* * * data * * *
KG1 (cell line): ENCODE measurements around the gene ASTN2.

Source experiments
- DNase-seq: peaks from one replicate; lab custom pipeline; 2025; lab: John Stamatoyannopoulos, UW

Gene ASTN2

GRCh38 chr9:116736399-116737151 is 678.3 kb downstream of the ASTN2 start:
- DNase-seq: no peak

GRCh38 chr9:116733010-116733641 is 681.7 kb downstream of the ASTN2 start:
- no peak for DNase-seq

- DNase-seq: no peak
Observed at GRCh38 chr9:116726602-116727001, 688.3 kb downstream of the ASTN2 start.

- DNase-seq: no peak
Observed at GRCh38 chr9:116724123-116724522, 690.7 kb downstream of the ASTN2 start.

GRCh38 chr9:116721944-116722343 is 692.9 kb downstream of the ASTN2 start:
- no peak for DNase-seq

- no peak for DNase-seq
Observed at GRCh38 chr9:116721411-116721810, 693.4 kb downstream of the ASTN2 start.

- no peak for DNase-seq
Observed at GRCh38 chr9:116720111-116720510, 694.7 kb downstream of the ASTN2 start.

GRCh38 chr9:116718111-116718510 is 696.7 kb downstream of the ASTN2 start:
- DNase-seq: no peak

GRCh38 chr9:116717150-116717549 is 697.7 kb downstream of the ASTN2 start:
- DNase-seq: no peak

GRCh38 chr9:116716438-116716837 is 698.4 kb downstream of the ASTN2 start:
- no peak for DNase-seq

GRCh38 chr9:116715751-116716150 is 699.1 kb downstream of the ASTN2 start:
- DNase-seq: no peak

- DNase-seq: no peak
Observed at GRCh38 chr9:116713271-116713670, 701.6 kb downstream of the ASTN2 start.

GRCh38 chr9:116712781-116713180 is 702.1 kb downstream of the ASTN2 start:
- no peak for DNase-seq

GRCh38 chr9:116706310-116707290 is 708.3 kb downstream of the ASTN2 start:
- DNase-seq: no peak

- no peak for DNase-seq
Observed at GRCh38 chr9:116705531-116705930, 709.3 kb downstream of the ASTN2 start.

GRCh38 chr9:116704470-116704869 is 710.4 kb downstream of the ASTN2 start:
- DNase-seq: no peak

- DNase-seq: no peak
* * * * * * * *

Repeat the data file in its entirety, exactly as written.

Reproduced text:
KG1 (cell line): ENCODE measurements around the gene ASTN2.

Source experiments
- DNase-seq: peaks from one replicate; lab custom pipeline; 2025; lab: John Stamatoyannopoulos, UW

Gene ASTN2

GRCh38 chr9:116736399-116737151 is 678.3 kb downstream of the ASTN2 start:
- DNase-seq: no peak

GRCh38 chr9:116733010-116733641 is 681.7 kb downstream of the ASTN2 start:
- no peak for DNase-seq

- DNase-seq: no peak
Observed at GRCh38 chr9:116726602-116727001, 688.3 kb downstream of the ASTN2 start.

- DNase-seq: no peak
Observed at GRCh38 chr9:116724123-116724522, 690.7 kb downstream of the ASTN2 start.

GRCh38 chr9:116721944-116722343 is 692.9 kb downstream of the ASTN2 start:
- no peak for DNase-seq

- no peak for DNase-seq
Observed at GRCh38 chr9:116721411-116721810, 693.4 kb downstream of the ASTN2 start.

- no peak for DNase-seq
Observed at GRCh38 chr9:116720111-116720510, 694.7 kb downstream of the ASTN2 start.

GRCh38 chr9:116718111-116718510 is 696.7 kb downstream of the ASTN2 start:
- DNase-seq: no peak

GRCh38 chr9:116717150-116717549 is 697.7 kb downstream of the ASTN2 start:
- DNase-seq: no peak

GRCh38 chr9:116716438-116716837 is 698.4 kb downstream of the ASTN2 start:
- no peak for DNase-seq

GRCh38 chr9:116715751-116716150 is 699.1 kb downstream of the ASTN2 start:
- DNase-seq: no peak

- DNase-seq: no peak
Observed at GRCh38 chr9:116713271-116713670, 701.6 kb downstream of the ASTN2 start.

GRCh38 chr9:116712781-116713180 is 702.1 kb downstream of the ASTN2 start:
- no peak for DNase-seq

GRCh38 chr9:116706310-116707290 is 708.3 kb downstream of the ASTN2 start:
- DNase-seq: no peak

- no peak for DNase-seq
Observed at GRCh38 chr9:116705531-116705930, 709.3 kb downstream of the ASTN2 start.

GRCh38 chr9:116704470-116704869 is 710.4 kb downstream of the ASTN2 start:
- DNase-seq: no peak

- DNase-seq: no peak